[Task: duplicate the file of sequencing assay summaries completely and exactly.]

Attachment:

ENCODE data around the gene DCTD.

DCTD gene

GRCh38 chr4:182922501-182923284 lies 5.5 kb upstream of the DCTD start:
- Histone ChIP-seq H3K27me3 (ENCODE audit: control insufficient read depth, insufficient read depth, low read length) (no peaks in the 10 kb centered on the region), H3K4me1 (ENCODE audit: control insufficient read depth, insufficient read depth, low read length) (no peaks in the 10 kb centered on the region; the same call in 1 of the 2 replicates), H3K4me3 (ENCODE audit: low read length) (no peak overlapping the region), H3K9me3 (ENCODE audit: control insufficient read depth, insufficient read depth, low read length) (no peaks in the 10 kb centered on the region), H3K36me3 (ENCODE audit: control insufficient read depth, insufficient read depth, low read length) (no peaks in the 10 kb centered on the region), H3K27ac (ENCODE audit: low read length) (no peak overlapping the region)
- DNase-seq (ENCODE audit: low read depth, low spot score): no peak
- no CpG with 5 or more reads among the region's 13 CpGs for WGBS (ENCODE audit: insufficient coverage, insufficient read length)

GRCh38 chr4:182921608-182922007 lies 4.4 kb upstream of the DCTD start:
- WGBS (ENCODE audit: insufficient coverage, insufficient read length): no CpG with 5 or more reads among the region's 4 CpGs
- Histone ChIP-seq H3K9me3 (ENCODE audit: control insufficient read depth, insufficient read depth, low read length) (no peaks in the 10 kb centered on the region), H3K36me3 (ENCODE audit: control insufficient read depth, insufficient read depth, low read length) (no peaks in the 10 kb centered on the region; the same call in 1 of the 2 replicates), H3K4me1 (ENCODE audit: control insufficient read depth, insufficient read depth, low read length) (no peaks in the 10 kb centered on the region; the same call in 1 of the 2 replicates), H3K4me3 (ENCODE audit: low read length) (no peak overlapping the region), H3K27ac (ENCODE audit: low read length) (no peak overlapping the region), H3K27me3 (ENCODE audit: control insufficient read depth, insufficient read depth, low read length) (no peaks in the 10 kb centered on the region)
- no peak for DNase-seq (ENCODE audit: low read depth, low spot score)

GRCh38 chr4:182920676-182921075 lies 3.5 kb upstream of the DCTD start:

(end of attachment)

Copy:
ENCODE data around the gene DCTD.

DCTD gene

GRCh38 chr4:182922501-182923284 lies 5.5 kb upstream of the DCTD start:
- Histone ChIP-seq H3K27me3 (ENCODE audit: control insufficient read depth, insufficient read depth, low read length) (no peaks in the 10 kb centered on the region), H3K4me1 (ENCODE audit: control insufficient read depth, insufficient read depth, low read length) (no peaks in the 10 kb centered on the region; the same call in 1 of the 2 replicates), H3K4me3 (ENCODE audit: low read length) (no peak overlapping the region), H3K9me3 (ENCODE audit: control insufficient read depth, insufficient read depth, low read length) (no peaks in the 10 kb centered on the region), H3K36me3 (ENCODE audit: control insufficient read depth, insufficient read depth, low read length) (no peaks in the 10 kb centered on the region), H3K27ac (ENCODE audit: low read length) (no peak overlapping the region)
- DNase-seq (ENCODE audit: low read depth, low spot score): no peak
- no CpG with 5 or more reads among the region's 13 CpGs for WGBS (ENCODE audit: insufficient coverage, insufficient read length)

GRCh38 chr4:182921608-182922007 lies 4.4 kb upstream of the DCTD start:
- WGBS (ENCODE audit: insufficient coverage, insufficient read length): no CpG with 5 or more reads among the region's 4 CpGs
- Histone ChIP-seq H3K9me3 (ENCODE audit: control insufficient read depth, insufficient read depth, low read length) (no peaks in the 10 kb centered on the region), H3K36me3 (ENCODE audit: control insufficient read depth, insufficient read depth, low read length) (no peaks in the 10 kb centered on the region; the same call in 1 of the 2 replicates), H3K4me1 (ENCODE audit: control insufficient read depth, insufficient read depth, low read length) (no peaks in the 10 kb centered on the region; the same call in 1 of the 2 replicates), H3K4me3 (ENCODE audit: low read length) (no peak overlapping the region), H3K27ac (ENCODE audit: low read length) (no peak overlapping the region), H3K27me3 (ENCODE audit: control insufficient read depth, insufficient read depth, low read length) (no peaks in the 10 kb centered on the region)
- no peak for DNase-seq (ENCODE audit: low read depth, low spot score)

GRCh38 chr4:182920676-182921075 lies 3.5 kb upstream of the DCTD start: